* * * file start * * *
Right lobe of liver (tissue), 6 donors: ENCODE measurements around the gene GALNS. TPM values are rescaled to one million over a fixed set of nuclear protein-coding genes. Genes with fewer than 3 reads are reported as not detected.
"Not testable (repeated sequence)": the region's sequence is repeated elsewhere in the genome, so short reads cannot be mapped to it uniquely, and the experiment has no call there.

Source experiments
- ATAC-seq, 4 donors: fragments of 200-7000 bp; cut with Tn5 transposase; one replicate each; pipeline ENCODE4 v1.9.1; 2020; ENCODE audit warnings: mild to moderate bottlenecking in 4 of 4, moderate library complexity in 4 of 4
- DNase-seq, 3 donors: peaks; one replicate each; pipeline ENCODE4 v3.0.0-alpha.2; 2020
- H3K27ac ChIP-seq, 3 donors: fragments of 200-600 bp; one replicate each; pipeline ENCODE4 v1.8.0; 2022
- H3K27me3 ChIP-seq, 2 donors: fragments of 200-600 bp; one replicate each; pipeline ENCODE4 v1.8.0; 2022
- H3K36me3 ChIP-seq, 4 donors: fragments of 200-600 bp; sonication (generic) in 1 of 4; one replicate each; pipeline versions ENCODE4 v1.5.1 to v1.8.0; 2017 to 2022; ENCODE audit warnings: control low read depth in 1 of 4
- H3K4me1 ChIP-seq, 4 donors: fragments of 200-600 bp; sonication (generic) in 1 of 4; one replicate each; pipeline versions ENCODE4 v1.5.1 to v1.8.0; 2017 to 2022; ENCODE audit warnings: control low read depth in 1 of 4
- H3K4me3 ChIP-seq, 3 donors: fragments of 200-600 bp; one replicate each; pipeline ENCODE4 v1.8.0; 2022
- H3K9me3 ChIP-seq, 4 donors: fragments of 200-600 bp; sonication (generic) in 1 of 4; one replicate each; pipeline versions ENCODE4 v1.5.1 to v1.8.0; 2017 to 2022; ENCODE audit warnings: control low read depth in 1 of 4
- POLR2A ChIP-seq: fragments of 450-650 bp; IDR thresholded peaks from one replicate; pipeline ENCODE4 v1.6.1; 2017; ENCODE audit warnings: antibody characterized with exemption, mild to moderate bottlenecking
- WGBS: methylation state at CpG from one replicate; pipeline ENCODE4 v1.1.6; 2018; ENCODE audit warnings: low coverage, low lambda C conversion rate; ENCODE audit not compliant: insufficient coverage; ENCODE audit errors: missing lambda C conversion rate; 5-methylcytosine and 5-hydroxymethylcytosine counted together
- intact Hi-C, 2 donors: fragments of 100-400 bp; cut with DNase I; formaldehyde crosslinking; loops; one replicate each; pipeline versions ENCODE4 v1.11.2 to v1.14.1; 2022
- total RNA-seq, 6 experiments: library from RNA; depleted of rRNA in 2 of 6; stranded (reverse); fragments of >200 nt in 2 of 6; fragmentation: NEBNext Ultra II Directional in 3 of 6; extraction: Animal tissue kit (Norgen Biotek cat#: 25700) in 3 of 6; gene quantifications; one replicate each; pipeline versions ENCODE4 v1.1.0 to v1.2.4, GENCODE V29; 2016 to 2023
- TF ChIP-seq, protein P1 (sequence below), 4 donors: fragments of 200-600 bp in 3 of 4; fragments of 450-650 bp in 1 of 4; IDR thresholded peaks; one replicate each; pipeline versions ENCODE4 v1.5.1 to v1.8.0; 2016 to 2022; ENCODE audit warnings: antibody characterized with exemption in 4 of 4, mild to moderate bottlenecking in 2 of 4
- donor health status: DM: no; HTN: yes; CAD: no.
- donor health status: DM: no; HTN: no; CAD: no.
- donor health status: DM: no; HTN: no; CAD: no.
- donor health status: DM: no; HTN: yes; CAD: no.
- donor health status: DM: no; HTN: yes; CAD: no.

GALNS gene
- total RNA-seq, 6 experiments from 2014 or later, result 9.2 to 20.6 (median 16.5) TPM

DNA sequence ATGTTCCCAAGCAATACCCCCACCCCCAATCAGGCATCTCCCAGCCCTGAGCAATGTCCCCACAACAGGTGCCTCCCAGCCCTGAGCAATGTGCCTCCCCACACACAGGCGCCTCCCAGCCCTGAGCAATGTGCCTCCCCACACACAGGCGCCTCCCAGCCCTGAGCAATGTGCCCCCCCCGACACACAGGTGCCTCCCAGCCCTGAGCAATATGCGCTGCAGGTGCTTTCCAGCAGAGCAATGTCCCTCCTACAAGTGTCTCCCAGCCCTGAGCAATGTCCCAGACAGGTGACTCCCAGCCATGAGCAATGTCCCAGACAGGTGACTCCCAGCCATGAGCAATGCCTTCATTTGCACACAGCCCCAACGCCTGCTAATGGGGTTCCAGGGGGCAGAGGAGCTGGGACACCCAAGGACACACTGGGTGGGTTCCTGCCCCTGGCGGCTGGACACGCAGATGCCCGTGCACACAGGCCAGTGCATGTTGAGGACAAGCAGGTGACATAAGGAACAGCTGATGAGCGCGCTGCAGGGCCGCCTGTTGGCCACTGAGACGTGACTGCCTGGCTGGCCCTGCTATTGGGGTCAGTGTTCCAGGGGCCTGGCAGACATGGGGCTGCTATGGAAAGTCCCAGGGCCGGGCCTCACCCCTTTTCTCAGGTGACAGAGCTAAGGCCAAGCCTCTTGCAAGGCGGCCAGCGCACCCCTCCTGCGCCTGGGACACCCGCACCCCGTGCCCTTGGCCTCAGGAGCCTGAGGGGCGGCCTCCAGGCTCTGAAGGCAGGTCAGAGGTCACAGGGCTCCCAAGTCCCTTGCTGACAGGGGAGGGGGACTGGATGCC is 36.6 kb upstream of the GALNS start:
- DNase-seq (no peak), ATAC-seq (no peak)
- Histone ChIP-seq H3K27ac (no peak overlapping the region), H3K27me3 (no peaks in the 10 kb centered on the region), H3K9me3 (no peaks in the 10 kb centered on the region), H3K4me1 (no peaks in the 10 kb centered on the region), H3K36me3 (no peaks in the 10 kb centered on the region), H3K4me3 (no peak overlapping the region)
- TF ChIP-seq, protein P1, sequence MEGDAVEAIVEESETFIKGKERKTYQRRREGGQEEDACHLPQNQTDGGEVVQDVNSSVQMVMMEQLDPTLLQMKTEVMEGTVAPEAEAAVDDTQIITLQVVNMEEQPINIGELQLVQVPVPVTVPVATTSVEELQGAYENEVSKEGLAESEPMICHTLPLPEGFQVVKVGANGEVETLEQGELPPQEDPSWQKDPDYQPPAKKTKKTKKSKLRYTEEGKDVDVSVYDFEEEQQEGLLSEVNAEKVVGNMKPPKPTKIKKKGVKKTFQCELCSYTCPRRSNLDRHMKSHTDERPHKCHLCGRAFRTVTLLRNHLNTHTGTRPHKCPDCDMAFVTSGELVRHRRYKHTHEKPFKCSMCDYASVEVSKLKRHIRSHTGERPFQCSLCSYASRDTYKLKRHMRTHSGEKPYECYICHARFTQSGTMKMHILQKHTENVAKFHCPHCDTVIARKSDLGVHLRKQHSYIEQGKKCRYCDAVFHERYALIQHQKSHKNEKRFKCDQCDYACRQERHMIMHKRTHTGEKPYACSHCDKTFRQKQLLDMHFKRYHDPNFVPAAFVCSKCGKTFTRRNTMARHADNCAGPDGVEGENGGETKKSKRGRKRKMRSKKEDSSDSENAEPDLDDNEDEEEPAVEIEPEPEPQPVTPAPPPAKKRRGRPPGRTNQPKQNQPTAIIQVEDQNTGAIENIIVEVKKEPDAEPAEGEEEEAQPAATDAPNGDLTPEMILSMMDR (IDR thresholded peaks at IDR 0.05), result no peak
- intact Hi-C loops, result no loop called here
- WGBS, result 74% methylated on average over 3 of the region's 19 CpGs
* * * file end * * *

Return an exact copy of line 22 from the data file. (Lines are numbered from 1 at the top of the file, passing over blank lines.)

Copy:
GALNS gene